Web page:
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AI Case Study

Researchers at Tomsk Polytechnic University Russia to launch a fleet of robot-bee prototypes suitable for greenhouses

With bee population recently declining and large colonies disappearing in what is known as a bee Colony Collapse Disorder (CCD), scientists at Tomsk Polytechnic Russia are developing robot-bee prototypes for pollination. The fleet is due to be launched by 2019 and will be suitable for use in greenhouses only and thus most likely to benefit plants like strawberries that grow in greenhouses.


Public And Social Sector

Education And Academia

Project Overview

"Russian scientists at the Tomsk Polytechnic University (TPU) now offer an alternative: robo-bees. Researchers plan to launch the project in 2019, and the size of the prototypes will be at least seven times bigger than real bees, which means that they’ll be the size of a human palm.

According to Alexey Yakovlev, the head of TPU’s School of Engineering, artificial bees will be especially beneficial for strawberry and other plants that grow in greenhouses all year round.
"We plan to develop the robo-bees, algorithms and software, as well as optical systems and image recognition methods for accurate positioning,” Yakovlev said. Creating the first batch of 100 flying robots will cost around $1.4 million.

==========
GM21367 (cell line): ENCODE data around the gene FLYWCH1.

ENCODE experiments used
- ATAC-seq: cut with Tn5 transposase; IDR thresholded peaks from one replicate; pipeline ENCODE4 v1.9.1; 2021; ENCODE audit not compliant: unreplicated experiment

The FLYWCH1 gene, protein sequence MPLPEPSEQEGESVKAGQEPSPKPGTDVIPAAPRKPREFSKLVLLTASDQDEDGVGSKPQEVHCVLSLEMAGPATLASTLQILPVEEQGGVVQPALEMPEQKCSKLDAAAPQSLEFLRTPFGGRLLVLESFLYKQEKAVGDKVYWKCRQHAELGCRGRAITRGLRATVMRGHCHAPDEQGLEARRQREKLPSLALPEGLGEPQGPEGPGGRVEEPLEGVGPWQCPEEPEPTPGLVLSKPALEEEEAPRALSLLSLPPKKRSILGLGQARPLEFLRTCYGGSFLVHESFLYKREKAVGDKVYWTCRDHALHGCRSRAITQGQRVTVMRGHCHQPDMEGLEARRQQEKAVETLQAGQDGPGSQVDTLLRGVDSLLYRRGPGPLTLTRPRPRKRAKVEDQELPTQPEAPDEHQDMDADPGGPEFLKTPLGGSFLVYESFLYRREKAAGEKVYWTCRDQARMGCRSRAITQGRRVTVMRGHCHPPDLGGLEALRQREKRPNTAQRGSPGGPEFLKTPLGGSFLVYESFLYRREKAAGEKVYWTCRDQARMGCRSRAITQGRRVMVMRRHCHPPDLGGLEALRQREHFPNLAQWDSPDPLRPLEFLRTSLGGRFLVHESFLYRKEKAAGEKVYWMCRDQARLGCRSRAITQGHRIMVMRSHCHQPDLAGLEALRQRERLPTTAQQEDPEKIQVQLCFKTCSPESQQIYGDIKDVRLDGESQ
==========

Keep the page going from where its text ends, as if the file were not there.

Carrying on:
"For year-round pollination in large greenhouses farmers use bumblebees,” Yakovlev said “One bumblebee family costs about $500. In winter, they fly in infrared light, which simulates solar heat, but in spring the whole bumblebee family can escape. This, of course, is an economic loss.”
The robots, of course, will work non-stop and will never leave.
Artificial bees, however, will not solve the problem of the species facing possible extinction, said Yakovlev. “We will use robo-bees only in greenhouses, outside their natural habitat.”" (rbth)

Reported Results

"These artificial bees will be most beneficial for strawberries and other plants that grow in greenhouses."



R And D

Core Research And Development


"Most of the world’s produce which we take for granted are all thanks to insects like bees that help in the pollination of the flowers of plants. In recent years, however, large colonies of bees have been disappearing in what has been called a bee Colony Collapse Disorder (CCD).

According to the US Bee Informed Partnership, the country's beekeepers lost around a third of their colonies.
As both natural population and reared bee colony population decline, the farmers who depend on these bees face issues with their yield. This, in turn, increases food prices."



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